“I am 100 percent for grant money if it benefits the county as a whole,” Suckla said. “If you don’t take the grant, somebody else will.”
As an example, he said the board just applied for $2 million in Colorado Department of Transportation funding to add acceleration lanes at the dangerous intersection of Highway 145 and Road P. That could require a $400,000 match from the county.
“We were against a deadline and I said, ‘Let’s get our name in the hat and two years down the road we’ll figure out where to get the money if we’re successful’,” Suckla said.
Ertel likewise told the Free Press the board will consider grants on a case-by-case basis. (Chappell could not be reached for comment.) In regard to the brownfields situation, Ertel said, that “is a very unique grant.”
“I admire the brownfields grant. I think that’s a positive thing,” he said. “I do have disagreement with using government, taxpayer money to go to a private individual that’s irresponsible with his property. You’re paying individuals to be irresponsible, that’s my rub with that.”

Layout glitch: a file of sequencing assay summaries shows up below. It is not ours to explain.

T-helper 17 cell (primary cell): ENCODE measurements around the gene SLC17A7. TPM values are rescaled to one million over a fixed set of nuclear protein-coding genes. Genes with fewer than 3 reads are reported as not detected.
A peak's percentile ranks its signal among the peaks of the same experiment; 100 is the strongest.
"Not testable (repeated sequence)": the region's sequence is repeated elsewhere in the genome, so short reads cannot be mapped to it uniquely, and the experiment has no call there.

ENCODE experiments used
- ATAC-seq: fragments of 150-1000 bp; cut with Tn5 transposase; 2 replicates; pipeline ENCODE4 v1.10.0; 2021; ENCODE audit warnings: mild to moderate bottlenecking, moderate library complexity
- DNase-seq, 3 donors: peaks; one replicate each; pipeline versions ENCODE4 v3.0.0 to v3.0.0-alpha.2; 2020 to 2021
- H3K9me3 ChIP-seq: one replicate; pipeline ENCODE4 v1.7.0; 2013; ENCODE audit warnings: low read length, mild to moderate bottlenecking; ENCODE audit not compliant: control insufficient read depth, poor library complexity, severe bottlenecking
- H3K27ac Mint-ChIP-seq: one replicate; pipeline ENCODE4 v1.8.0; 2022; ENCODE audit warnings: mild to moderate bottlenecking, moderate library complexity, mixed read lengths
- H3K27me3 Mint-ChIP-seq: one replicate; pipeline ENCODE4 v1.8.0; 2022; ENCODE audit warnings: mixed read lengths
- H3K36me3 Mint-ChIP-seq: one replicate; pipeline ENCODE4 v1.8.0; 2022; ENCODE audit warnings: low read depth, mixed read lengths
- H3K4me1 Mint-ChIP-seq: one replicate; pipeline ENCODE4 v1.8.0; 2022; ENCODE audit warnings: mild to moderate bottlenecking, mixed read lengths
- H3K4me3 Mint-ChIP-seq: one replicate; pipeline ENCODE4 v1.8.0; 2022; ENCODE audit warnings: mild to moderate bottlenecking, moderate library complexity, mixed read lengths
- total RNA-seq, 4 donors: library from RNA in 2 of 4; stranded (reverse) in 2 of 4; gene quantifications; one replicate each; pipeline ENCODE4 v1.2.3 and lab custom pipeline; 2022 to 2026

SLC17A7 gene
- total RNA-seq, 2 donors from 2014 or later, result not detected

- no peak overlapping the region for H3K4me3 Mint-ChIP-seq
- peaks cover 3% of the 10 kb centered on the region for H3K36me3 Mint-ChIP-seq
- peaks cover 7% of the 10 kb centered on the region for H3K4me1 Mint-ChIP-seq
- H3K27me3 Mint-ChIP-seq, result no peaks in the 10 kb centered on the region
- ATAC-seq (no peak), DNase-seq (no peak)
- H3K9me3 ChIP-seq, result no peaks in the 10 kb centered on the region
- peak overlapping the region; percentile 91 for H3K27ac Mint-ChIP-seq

He said he understands the other side of the issue – that the properties can become a permanent blight on the community – but believes that does not outweigh the injustice of irresponsible owners potentially profit ing from taxpayer funds.
Suckla said no decision has been made yet about the brownfields cleanup and the board has been told there are some provisions to the grants that prevent irresponsible owners of contaminated properties from getting a “windfall” through taxpayer funds, so the issue is still open.
Regarding the hazard-mitigation plan, Ertel said he “could have gone either way.”
“I think it’s a very needed thing for our county, but I agree with Steve and Larry that we have a gentleman hired here and paid a very handsome salary to do that kind of work.
“I don’t think they were in disagreement with using grant monies, but why should we take taxpayer money when we have a gentleman that is capable of doing the work?”